Editorial Board, The Jewish Press
March 15, 2006
Three weeks ago, in an editorial titled "An Anonymous Flier (Pashkevil) in Brooklyn," we took note of an anonymous flyer circulating in several Brooklyn neighborhoods and containing lurid accusations of improper conduct against a named individual and sharp words against his employer for not firing him.
As we noted, the flyer not only offered no substantiation of the charges themselves, which were denied, but also uncorroborated - and denied - comments from the employer. And we observed that there is great danger in giving the slightest credence to this sort of thing: "Anonymous accusers effectively destroying their targets' reputations, even before the truthfulness of the accusations is ascertained, cannot be the way of K'lal Yisrael. It will enable anyone to exercise devastating power at any time and under any circumstances simply by choosing to do so, for whatever reason."
Last week, the circulation of yet another anonymous flyer - this time centering on an economic dispute - indicated that our fears were well-founded.
This most recent flyer savages the respected operators of a food company, charging them with theft of several inheritances as well as elder abuse, and urges a boycott of the company. The flyer, although filling two sides of 8 1/2 x 14 paper with frantic rhetoric, contains no substantiation whatever of any of the claims or any direction to a resource for testing them.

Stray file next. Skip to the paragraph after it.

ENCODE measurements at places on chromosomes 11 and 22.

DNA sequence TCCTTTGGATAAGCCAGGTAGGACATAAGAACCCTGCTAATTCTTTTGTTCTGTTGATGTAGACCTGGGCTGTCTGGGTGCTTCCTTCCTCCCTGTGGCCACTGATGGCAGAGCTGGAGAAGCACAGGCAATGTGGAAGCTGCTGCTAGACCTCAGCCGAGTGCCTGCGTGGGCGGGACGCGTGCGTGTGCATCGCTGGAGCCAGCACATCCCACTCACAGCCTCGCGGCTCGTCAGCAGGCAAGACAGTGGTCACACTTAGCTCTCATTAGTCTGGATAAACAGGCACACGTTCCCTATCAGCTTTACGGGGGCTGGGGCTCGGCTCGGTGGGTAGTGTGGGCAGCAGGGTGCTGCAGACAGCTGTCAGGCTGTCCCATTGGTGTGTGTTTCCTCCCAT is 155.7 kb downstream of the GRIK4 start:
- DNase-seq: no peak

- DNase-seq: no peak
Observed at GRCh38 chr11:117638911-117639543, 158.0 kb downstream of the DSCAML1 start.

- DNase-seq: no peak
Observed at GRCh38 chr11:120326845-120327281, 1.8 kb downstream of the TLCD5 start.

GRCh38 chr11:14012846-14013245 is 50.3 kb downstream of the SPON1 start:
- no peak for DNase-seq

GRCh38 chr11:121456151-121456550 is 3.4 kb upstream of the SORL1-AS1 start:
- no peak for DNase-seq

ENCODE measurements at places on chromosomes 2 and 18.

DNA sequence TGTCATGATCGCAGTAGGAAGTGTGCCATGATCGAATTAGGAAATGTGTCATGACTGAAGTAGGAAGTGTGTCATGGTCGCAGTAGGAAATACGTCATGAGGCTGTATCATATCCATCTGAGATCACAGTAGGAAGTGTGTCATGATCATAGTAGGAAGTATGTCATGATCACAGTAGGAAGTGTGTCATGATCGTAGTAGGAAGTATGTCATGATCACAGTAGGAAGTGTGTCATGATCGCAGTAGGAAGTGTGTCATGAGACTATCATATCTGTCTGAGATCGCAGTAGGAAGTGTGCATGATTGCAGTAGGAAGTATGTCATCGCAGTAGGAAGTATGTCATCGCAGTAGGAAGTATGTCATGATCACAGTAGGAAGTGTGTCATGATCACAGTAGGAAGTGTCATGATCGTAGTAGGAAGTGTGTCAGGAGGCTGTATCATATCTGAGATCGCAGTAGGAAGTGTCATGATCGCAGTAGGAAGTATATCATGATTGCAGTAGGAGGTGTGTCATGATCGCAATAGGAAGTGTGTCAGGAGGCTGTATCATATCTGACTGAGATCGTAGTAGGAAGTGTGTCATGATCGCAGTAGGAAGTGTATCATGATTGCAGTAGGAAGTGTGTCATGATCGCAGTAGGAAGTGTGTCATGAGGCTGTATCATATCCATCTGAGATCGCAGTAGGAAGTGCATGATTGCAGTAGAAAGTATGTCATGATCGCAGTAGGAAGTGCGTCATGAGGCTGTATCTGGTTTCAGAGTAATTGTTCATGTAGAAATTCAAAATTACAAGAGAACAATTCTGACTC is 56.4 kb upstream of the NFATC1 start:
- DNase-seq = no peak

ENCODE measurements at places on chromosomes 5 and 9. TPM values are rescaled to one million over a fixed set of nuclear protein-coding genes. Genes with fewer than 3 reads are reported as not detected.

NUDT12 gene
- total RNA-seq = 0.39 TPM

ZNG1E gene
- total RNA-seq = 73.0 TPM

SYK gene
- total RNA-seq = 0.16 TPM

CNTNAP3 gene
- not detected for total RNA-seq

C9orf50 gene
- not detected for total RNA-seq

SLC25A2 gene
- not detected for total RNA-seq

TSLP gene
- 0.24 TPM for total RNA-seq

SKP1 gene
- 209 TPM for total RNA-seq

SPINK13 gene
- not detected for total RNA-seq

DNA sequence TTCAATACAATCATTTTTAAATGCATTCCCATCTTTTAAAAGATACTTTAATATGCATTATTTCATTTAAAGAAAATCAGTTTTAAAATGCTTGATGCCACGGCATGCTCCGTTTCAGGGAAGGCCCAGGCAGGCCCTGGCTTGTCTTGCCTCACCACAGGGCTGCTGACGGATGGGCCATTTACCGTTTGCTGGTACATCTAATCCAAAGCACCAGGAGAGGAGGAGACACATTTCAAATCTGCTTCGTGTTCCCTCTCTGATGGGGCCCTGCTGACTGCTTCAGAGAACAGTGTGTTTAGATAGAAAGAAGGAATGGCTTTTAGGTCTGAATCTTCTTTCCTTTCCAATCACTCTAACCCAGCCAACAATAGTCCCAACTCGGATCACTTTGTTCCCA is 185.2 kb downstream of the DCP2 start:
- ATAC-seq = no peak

We continue to believe that we are witnessing the birthpangs of a cottage industry of character assassination based on unproven charges. The sine qua non in Judaism has from time immemorial been that allegations against an individual must be brought to a bet din.
It is this concern that has motivated The Jewish Press to invest so much time and effort in the dispute between Rabbi Mordecai Tendler and the Rabbinical Council of America. Recently, of course, Rabbi Tendler has also been subjected to a packet of anonymous, unsubstantiated, lurid charges circulated throughout Monsey, New York. Yet, as we have been saying from the outset of this unfortunate matter, Rabbi Tendler's having been judged and expelled by an anonymous, internal board - which was not an independent bet din and which did not follow the procedures of a bet din - was an inappropriate process by which to reach conclusions about an individual that have had a devastating impact on his life and livelihood.
As readers of The Jewish Press are aware, the Jerusalem Bet Din of the Israeli Chief Rabbinate has ruled this way, the Agudas Harabbanim of the United States and Canada has ruled this way, and, most recently, the Gadol Hador Rav Chaim Kanievski has expressed a similar view. In fact, the Jerusalem Bet Din has declared the RCA and several of its officers and members to be Lo Tsayis Dina - in contempt - for their continuing refusal to bring the matter to an independent bet din.
Indeed, the gravity of the concern has now been underscored by the Israeli Chief Rabbinate's rejection of several conversions - deemed to be halachically infirm - that had been certified by one of the members of the RCA panel that expelled Rabbi Tendler and who gave the halachic sanction to the RCA to employ a secret, non-bet din process.
We continue to be dismayed by the unseemly spectacle of a heretofore respected rabbinic group refusing to proceed to a bet din and thereby feeding the growth of a process that will ineluctably undermine the bet din process here and in Israel.